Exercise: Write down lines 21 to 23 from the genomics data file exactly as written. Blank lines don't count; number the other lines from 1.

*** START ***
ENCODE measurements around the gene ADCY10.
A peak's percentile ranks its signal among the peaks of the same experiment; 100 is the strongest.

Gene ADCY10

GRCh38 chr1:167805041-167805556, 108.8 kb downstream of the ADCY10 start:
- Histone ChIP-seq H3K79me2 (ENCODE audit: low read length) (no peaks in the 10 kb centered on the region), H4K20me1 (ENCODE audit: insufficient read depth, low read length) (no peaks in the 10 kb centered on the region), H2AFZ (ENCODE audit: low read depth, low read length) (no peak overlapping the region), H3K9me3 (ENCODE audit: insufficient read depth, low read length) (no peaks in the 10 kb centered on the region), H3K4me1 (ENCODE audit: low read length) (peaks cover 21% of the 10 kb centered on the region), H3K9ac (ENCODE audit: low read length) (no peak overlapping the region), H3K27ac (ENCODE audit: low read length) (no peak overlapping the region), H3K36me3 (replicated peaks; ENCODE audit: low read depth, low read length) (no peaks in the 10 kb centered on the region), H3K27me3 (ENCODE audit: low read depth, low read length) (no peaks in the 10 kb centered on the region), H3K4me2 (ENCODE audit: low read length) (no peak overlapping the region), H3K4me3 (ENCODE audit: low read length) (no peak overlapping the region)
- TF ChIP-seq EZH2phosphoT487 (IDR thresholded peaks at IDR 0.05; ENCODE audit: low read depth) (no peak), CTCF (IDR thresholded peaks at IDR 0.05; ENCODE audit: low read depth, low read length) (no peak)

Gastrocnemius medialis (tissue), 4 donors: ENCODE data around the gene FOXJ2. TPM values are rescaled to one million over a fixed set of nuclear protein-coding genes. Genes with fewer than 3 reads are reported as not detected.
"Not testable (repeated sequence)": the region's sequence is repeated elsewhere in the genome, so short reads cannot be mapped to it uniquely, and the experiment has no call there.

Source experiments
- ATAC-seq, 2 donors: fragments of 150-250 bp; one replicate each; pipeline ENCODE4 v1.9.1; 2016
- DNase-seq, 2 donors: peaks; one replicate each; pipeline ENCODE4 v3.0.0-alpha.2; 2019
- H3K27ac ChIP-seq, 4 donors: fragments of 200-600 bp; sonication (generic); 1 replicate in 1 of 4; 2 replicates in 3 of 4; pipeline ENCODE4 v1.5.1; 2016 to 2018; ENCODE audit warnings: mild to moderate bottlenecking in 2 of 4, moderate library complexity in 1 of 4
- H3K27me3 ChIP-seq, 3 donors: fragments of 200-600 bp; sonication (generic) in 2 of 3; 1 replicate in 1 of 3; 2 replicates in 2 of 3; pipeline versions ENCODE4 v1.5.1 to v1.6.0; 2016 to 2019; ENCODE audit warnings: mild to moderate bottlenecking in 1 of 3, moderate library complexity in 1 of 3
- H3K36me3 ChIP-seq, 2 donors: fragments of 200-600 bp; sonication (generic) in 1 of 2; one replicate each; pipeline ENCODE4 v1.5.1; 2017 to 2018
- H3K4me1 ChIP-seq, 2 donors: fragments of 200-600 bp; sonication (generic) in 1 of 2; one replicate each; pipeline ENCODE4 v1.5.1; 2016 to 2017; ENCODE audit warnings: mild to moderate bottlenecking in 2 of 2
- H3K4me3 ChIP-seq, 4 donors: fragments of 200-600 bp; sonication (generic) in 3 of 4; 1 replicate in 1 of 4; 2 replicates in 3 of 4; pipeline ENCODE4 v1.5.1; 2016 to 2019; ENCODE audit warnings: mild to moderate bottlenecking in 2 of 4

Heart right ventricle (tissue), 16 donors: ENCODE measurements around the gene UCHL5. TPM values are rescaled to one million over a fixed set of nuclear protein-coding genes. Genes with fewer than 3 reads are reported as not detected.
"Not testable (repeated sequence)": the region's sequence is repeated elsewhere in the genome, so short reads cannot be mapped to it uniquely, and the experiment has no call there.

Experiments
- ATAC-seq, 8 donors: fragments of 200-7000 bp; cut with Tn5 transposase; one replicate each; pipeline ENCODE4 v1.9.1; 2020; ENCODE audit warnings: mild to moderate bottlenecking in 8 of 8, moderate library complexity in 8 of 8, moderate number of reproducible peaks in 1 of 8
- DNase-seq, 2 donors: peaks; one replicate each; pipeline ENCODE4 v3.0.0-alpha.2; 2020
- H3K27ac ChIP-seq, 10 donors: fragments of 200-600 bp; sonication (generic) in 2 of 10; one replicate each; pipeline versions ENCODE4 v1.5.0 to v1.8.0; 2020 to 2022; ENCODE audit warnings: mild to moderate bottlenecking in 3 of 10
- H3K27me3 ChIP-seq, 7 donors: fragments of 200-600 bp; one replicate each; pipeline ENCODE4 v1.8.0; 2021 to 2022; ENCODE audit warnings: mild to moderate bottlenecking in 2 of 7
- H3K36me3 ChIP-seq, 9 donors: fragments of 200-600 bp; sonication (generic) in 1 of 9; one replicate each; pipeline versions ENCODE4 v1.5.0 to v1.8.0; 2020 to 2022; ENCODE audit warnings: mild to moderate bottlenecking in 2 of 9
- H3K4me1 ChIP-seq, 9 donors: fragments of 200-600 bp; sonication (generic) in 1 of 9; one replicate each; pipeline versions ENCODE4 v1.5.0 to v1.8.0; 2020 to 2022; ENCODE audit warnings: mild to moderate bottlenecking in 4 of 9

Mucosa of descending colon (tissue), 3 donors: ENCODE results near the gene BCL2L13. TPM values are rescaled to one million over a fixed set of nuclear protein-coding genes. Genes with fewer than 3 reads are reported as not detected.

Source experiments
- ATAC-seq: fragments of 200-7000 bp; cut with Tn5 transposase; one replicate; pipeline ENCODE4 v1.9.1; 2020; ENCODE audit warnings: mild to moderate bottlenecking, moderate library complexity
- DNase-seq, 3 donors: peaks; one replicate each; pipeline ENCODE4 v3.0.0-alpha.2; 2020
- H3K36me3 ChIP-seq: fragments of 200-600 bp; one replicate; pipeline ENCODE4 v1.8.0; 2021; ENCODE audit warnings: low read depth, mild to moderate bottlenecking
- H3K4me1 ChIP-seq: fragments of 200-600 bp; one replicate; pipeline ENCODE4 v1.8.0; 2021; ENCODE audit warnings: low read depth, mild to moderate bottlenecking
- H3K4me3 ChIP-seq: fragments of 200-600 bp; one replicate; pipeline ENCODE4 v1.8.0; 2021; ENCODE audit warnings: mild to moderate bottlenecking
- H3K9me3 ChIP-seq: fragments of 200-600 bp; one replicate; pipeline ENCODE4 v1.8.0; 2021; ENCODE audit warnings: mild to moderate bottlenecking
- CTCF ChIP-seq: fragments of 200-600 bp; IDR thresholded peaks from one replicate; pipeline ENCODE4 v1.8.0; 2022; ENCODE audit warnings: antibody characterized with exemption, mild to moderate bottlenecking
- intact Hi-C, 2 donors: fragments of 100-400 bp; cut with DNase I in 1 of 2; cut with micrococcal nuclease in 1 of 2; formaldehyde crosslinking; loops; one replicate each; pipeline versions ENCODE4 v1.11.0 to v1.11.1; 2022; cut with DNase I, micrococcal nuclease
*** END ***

- DNase-seq, 2 donors: peaks; one replicate each; pipeline ENCODE4 v3.0.0-alpha.2; 2020
- H3K27ac ChIP-seq, 10 donors: fragments of 200-600 bp; sonication (generic) in 2 of 10; one replicate each; pipeline versions ENCODE4 v1.5.0 to v1.8.0; 2020 to 2022; ENCODE audit warnings: mild to moderate bottlenecking in 3 of 10
- H3K27me3 ChIP-seq, 7 donors: fragments of 200-600 bp; one replicate each; pipeline ENCODE4 v1.8.0; 2021 to 2022; ENCODE audit warnings: mild to moderate bottlenecking in 2 of 7